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TV Series Review

They say you can't go home again.

That's not literally true, of course. You can go home again, unless your home's been torn down and replaced by a 7-Eleven, or you're legally barred from entering your country of origin, or you come from Atlantis or something. It's just that home—the intangible feeling of home—might've up and left before you returned.

That's the case with Tray, a petty drug dealer who spent the last 15 years in the Big House.

Back in his day, Tray's neighborhood was a vibrant, gritty, crime-ridden urban paradise for a man like him. Everything was conveniently located within a four-block radius: He could deal drugs on the corner, crack wise with pals on the sidewalk, then walk across the street and watch the first season of American Idol with his boo, Shay. What more could a guy want?

Well, maybe an actual, legal job. Police expressed significant dissatisfaction with his current one.

You Wanna Buy Some Hummus?

But live and learn, right? Fifteen years later, Tray's ready to do right by society. Show the young, wayward punks in his old neighborhood a better way of doing things. Tell Shay (who, strangely, hasn't visited him in the slammer even once) that she did the right thing by waiting for him all those years.

But … wait. What are all these white people doing in his 'hood? What's with all the smoothie shops? Is it a legal requirement to carry a selfie stick now?

Sure, American Idol's back, so that's nice. But it seems Tray's old haunts have all been gentrified, sporting more hipsters, health goths and carefree Millennials per square foot than a Trader Joe's parking lot.

And Shay … seems like she's gentrified herself, too. She's now with a pasty Caucasian named Josh, who's apparently helping to raise Shay's twins. Twins who just happen to be … 15 years old.

Yep, you can go home again, but there's no guarantee that the home you knew will be there when you arrive.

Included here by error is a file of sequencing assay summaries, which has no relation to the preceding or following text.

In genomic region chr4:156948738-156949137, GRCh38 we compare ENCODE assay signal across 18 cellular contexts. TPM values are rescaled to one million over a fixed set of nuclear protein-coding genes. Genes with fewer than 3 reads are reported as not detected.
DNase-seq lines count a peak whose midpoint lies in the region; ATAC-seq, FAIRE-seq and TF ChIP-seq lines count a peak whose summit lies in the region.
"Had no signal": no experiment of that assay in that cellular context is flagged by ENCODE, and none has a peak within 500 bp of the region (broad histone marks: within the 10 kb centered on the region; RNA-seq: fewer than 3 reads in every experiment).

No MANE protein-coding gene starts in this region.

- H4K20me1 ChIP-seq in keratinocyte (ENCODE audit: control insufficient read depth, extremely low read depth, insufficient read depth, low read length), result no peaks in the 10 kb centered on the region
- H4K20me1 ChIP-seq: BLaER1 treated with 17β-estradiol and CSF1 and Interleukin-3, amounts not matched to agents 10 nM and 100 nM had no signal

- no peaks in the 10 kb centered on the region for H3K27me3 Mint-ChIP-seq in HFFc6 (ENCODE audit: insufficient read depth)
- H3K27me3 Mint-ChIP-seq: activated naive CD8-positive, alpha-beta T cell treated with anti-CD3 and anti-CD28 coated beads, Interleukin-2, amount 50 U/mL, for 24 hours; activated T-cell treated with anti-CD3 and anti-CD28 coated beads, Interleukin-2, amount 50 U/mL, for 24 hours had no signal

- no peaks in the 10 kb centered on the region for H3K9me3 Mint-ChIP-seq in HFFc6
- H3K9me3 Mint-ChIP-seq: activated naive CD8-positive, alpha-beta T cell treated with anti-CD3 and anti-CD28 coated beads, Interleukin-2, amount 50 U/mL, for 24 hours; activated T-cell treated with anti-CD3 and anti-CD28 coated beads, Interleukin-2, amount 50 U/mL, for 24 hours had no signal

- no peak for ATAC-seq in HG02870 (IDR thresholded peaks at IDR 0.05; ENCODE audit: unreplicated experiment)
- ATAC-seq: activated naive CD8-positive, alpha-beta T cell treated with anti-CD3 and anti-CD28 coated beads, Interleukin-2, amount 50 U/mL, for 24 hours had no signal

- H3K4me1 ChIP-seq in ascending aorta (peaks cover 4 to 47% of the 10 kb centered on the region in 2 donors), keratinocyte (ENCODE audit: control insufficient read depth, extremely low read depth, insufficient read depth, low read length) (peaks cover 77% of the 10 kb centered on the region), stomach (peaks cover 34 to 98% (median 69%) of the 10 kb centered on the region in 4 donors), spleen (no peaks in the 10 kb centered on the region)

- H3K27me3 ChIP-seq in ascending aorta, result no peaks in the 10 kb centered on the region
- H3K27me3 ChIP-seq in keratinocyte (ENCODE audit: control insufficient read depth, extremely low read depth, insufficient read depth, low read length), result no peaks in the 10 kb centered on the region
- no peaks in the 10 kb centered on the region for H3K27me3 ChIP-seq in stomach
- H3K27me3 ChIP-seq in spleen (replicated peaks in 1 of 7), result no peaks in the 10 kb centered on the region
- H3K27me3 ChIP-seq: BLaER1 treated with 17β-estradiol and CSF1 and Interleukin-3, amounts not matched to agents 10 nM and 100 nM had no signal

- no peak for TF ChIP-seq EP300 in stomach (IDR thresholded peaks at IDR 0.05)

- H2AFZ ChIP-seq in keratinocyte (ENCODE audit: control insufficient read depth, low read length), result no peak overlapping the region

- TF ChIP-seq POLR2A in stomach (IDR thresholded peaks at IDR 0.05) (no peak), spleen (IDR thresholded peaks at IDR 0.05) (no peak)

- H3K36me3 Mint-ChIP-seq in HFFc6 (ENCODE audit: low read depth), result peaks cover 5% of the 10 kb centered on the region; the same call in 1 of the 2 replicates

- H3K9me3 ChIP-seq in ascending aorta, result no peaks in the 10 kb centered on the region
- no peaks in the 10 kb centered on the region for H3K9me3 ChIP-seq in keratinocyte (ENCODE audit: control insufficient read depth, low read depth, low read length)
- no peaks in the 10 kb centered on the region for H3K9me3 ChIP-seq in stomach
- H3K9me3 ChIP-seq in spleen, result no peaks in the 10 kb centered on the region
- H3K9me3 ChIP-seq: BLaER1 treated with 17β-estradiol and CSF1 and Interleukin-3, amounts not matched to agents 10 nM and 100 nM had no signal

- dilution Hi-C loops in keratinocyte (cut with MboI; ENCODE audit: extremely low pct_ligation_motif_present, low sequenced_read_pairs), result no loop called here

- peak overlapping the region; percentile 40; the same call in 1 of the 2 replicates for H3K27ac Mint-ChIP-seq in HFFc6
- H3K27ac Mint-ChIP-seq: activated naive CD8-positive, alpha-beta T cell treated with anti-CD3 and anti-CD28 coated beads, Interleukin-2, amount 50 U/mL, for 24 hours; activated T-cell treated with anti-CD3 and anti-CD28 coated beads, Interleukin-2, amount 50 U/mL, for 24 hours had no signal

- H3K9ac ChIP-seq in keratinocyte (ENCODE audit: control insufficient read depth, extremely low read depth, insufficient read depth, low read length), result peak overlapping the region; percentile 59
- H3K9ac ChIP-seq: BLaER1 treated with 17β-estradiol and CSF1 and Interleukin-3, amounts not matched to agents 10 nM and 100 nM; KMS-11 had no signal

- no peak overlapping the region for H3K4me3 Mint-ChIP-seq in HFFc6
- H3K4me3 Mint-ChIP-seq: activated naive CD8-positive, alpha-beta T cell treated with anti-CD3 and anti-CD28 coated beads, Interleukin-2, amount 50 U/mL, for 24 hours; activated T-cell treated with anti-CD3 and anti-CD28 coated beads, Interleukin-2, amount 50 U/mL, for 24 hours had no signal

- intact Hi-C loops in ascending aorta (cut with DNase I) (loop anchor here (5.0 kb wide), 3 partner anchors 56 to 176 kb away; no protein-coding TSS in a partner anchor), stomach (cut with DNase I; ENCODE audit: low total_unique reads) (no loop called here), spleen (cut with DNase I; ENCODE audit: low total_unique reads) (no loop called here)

"I feel like Rip Van Winkle," Tray says, "and I don't even know who that is!"

Dirty Rock

TBS's The Last O.G. (the two letters stand for the hip-hop slang phrase "Original Gangster") is the latest vehicle for comedian Tracy Morgan—his highest profile effort since he was nearly killed in a car crash in 2014.

But as talented as Morgan is, he's never exactly been a family-friendly sort of comic, and The Last O.G. might be one of the last things you'd want to flip on with kids in the room.

The show is littered with profanity (The basic cable version may censor the worst of it, but both f- and s-words were unbleeped in the streaming version of the show I watched). Tray and his cohorts mine sex acts and inclinations for a host of jokes, making it a veritable minefield of problematic content. And while most sitcoms tend to go easy on violence, The Last O.G. can have some jarring moments of slapstick mayhem—all played for laughs, of course, but enough to make you suck in your breath before you exhale a giggle.

But even laughter seems hard to come by on The Last O.G. It suffered a difficult birth: Its original cable home, FX, changed its mind while the show was still in development. The pilot was completely rewritten before it found a soft landing spot on TBS, and showrunner John Carcieri bolted after filming wrapped on Season 1. Have all those changes helped? Well, secular critics have been mixed thus far, despite the show's well-regarded cast.

You can't go home, they say. But if The Last O.G. manages to find a home on TBS over the long term, you'd be wise not to visit, either.

Positive Elements

Spiritual Content

Sexual Content

Violent Content

Crude or Profane Language

Drug and Alcohol Content

Other Negative Elements

Conclusion

Pro-social Content

Objectionable Content

Summary Advisory

Plot Summary

Christian Beliefs

Other Belief Systems

Authority Roles

Profanity/Violence

Kissing/Sex/Homosexuality

Discussion Topics

Additional Comments/Notes

Episode Reviews

June 4, 2019: "Fight the Power"
April 9, 2019: “Git Up Git Out & Git Something”
The Last O.G.: Mar. 31, 2018 "Pilot"

Credits

Rating

Readability Age Range

Genre

Comedy

Author

Cast

Tracy Morgan as Tray; Tiffany Haddish as Shay; Allen Maldonado as Bobby; Cedric the Entertainer as Mullins; Ryan Gaul as Josh; Taylor Mosby as Amira; Dante Hoagland as Shazad; Joel Marsh Garland as Big Country; Gino Vento as Gustavo; Daniel J. Watts as Felony; Derek Gaines as Jaybird; Cedric the Entertainer as Mullins; Natalie Carter as Ruth

Director

Distributor

Network

TBS

Performance

Record Label

Platform

Publisher

Released

On Video

Year Published

Awards

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